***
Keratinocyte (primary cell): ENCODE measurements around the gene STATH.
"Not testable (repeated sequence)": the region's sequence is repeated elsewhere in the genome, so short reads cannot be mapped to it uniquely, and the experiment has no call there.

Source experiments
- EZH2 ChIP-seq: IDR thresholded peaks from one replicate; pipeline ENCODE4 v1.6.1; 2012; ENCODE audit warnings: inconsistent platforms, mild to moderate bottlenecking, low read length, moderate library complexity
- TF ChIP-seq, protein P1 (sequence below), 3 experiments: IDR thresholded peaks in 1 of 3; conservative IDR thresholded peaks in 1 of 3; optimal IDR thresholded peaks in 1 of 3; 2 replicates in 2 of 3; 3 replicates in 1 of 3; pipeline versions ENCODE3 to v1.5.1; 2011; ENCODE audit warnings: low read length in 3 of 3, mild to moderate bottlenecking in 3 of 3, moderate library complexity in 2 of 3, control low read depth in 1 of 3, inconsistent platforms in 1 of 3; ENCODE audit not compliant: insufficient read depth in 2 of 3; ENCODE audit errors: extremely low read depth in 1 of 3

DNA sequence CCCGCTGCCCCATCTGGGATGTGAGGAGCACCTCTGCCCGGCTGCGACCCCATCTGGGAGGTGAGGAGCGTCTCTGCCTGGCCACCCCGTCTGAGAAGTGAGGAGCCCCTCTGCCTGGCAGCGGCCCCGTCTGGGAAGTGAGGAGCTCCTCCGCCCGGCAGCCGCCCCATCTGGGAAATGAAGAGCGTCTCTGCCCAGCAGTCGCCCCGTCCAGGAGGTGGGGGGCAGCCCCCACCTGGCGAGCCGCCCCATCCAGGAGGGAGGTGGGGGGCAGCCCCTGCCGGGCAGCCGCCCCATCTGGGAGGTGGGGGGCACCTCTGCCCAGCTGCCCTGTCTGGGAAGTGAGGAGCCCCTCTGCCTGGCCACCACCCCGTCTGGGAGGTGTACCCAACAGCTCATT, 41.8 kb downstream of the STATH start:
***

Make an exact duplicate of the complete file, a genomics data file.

Keratinocyte (primary cell): ENCODE measurements around the gene STATH.
"Not testable (repeated sequence)": the region's sequence is repeated elsewhere in the genome, so short reads cannot be mapped to it uniquely, and the experiment has no call there.

Source experiments
- EZH2 ChIP-seq: IDR thresholded peaks from one replicate; pipeline ENCODE4 v1.6.1; 2012; ENCODE audit warnings: inconsistent platforms, mild to moderate bottlenecking, low read length, moderate library complexity
- TF ChIP-seq, protein P1 (sequence below), 3 experiments: IDR thresholded peaks in 1 of 3; conservative IDR thresholded peaks in 1 of 3; optimal IDR thresholded peaks in 1 of 3; 2 replicates in 2 of 3; 3 replicates in 1 of 3; pipeline versions ENCODE3 to v1.5.1; 2011; ENCODE audit warnings: low read length in 3 of 3, mild to moderate bottlenecking in 3 of 3, moderate library complexity in 2 of 3, control low read depth in 1 of 3, inconsistent platforms in 1 of 3; ENCODE audit not compliant: insufficient read depth in 2 of 3; ENCODE audit errors: extremely low read depth in 1 of 3

DNA sequence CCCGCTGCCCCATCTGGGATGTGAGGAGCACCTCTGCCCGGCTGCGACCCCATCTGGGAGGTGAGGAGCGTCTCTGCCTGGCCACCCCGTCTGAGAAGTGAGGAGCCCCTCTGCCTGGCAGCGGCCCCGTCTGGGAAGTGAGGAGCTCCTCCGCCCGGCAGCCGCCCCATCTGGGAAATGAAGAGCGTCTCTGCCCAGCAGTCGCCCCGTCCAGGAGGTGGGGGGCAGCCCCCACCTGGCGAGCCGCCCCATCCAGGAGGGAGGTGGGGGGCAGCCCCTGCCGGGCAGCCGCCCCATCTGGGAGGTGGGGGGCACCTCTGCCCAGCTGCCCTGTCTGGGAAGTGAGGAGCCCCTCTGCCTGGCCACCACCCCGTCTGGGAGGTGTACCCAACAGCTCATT, 41.8 kb downstream of the STATH start: